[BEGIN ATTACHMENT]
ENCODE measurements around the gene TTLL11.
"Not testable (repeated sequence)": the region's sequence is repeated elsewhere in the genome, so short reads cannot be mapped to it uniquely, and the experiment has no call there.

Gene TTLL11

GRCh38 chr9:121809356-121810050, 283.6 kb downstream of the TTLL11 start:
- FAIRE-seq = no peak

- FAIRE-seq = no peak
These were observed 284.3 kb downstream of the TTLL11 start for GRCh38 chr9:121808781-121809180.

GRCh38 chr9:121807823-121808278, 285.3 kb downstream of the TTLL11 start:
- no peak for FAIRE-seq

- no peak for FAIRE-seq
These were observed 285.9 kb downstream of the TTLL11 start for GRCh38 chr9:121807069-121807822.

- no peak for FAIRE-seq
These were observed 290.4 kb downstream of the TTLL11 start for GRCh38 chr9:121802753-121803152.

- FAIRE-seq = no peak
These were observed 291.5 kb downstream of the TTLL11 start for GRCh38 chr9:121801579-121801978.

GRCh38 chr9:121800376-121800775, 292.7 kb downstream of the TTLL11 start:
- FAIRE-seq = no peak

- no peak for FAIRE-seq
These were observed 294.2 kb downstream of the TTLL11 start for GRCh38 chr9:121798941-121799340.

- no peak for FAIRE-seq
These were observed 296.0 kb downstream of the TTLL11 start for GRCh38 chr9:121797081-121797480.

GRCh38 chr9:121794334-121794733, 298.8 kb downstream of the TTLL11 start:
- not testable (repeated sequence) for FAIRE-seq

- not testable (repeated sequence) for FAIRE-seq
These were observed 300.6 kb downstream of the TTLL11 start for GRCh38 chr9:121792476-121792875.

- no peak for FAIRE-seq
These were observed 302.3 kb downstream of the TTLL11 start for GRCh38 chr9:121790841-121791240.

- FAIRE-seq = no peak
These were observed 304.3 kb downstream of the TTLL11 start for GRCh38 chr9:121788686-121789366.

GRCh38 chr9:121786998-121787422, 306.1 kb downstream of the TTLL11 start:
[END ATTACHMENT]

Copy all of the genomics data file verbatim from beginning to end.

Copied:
ENCODE measurements around the gene TTLL11.
"Not testable (repeated sequence)": the region's sequence is repeated elsewhere in the genome, so short reads cannot be mapped to it uniquely, and the experiment has no call there.

Gene TTLL11

GRCh38 chr9:121809356-121810050, 283.6 kb downstream of the TTLL11 start:
- FAIRE-seq = no peak

- FAIRE-seq = no peak
These were observed 284.3 kb downstream of the TTLL11 start for GRCh38 chr9:121808781-121809180.

GRCh38 chr9:121807823-121808278, 285.3 kb downstream of the TTLL11 start:
- no peak for FAIRE-seq

- no peak for FAIRE-seq
These were observed 285.9 kb downstream of the TTLL11 start for GRCh38 chr9:121807069-121807822.

- no peak for FAIRE-seq
These were observed 290.4 kb downstream of the TTLL11 start for GRCh38 chr9:121802753-121803152.

- FAIRE-seq = no peak
These were observed 291.5 kb downstream of the TTLL11 start for GRCh38 chr9:121801579-121801978.

GRCh38 chr9:121800376-121800775, 292.7 kb downstream of the TTLL11 start:
- FAIRE-seq = no peak

- no peak for FAIRE-seq
These were observed 294.2 kb downstream of the TTLL11 start for GRCh38 chr9:121798941-121799340.

- no peak for FAIRE-seq
These were observed 296.0 kb downstream of the TTLL11 start for GRCh38 chr9:121797081-121797480.

GRCh38 chr9:121794334-121794733, 298.8 kb downstream of the TTLL11 start:
- not testable (repeated sequence) for FAIRE-seq

- not testable (repeated sequence) for FAIRE-seq
These were observed 300.6 kb downstream of the TTLL11 start for GRCh38 chr9:121792476-121792875.

- no peak for FAIRE-seq
These were observed 302.3 kb downstream of the TTLL11 start for GRCh38 chr9:121790841-121791240.

- FAIRE-seq = no peak
These were observed 304.3 kb downstream of the TTLL11 start for GRCh38 chr9:121788686-121789366.

GRCh38 chr9:121786998-121787422, 306.1 kb downstream of the TTLL11 start: